Thursday, September 4, 2008


The Bahnhof here in Essen is being renovated. A row of trailers has
been set up along the street east of the building and the shops
normally found on the level below the train tracks are doing business
like a bazaar in Cssablanca. A city needs no special excuse to
renovate its most public building, but Essen has a good one. In 2010
Essen will be the Cultural Capital of Europe.

You're probably familiar with the fact that in marketing, most
descriptive titles mean exactly the opposite of what one might expect. Why does the purveyor of a popular malt beverage in the US call the
drink "Real Genuine Authentic Draft Beer?" Because it isn't draft
beer. If it were, they wouldn't have to use all those adjectives. And
when you read the large orange letters on a bag of bread that say
"FRESH!" you know that the bread is certainly not fresh. In fact, we
could roughly translate the word "fresh" as it is used by American
marketers to mean "preserved."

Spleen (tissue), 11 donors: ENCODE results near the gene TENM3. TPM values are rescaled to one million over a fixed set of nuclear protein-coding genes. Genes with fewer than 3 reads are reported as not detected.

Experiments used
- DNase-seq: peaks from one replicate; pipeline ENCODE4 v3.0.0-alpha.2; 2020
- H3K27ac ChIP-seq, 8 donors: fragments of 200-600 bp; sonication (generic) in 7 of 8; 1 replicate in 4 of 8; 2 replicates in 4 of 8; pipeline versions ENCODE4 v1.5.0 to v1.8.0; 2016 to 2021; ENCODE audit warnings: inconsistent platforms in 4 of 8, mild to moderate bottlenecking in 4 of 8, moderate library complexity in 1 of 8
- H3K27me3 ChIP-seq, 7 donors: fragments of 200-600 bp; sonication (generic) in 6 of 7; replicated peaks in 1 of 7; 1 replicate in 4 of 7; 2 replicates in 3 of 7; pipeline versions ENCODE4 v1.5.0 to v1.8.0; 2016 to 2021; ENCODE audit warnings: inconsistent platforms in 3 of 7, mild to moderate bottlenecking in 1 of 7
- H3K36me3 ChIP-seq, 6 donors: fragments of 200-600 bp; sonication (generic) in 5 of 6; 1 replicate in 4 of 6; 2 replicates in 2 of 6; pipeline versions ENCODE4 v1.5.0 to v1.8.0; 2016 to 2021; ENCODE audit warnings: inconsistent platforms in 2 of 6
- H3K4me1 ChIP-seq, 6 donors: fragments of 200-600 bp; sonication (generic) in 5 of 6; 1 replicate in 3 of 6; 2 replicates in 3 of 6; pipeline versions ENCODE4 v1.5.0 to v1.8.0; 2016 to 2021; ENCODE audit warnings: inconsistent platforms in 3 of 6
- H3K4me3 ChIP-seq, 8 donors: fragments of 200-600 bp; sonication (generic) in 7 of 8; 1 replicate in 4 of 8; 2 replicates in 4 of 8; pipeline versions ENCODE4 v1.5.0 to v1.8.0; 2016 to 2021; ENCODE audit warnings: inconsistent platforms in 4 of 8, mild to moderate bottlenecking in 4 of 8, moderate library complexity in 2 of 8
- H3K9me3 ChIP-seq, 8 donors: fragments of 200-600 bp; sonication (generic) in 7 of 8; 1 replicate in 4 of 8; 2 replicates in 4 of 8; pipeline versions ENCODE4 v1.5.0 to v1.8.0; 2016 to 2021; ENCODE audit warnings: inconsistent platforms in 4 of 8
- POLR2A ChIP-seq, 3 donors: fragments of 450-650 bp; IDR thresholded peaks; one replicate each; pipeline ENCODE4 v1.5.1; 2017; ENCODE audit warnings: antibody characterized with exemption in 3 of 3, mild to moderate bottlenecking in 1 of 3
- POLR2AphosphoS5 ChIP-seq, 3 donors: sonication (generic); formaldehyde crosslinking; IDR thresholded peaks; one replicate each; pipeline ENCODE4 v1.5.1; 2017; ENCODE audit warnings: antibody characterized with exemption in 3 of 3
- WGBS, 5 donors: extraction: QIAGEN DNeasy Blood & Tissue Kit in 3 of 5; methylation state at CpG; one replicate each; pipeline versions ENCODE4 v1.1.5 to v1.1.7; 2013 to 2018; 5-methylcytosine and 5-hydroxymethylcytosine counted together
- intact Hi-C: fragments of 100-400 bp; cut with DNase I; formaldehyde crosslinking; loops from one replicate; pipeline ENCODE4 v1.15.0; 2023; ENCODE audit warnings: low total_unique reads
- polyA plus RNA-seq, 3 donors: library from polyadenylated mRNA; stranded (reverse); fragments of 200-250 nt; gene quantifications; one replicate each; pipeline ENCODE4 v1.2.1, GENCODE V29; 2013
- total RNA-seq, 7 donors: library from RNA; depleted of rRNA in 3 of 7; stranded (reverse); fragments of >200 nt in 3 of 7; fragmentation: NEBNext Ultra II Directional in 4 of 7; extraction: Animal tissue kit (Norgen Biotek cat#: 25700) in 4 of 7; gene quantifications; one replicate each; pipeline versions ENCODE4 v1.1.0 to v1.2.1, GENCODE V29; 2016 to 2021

It's a little that way with the "Cultural Capital" designation. Essen
isn't the cultural capital of Europe, and we all know it. I doubt
there could be agreement about what the actual cultural capital would
be, but Paris, London, Barcelona & Rome would probably all get more
votes than Essen. Never the less, the European Union in all their
wisdom saw that it would be good to bring some attention (and more
importantly, commerce) to Europe's second string. So each year a city
in Europe is selected as the "Cultural Capital" and in 2010, it's Essen.

Residents of Essen, and those of us who are only temporary residents,
but passionate supporters, know that some will question Essen's
selction. Reputations can be slow to die, and in many circles, Essen
is still thought of as a dingy industrial city without any redeeming
features. Those of us who know and appreciate the Ruhrgebiet invite
those doubters and snobs to take a flying leap at a rolling Berliner.
We are looking forward to what I'm sure will be a great celebration
and some well deserved attention for a real diamond in the rough.
Albeit, a diamond with a real ratty old Bahnhof.

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